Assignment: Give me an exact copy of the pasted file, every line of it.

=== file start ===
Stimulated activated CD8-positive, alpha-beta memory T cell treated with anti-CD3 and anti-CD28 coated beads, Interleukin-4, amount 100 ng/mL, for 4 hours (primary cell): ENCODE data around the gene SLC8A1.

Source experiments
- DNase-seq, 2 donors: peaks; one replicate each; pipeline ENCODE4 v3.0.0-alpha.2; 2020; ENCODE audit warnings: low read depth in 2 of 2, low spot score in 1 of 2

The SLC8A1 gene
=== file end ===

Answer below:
Stimulated activated CD8-positive, alpha-beta memory T cell treated with anti-CD3 and anti-CD28 coated beads, Interleukin-4, amount 100 ng/mL, for 4 hours (primary cell): ENCODE data around the gene SLC8A1.

Source experiments
- DNase-seq, 2 donors: peaks; one replicate each; pipeline ENCODE4 v3.0.0-alpha.2; 2020; ENCODE audit warnings: low read depth in 2 of 2, low spot score in 1 of 2

The SLC8A1 gene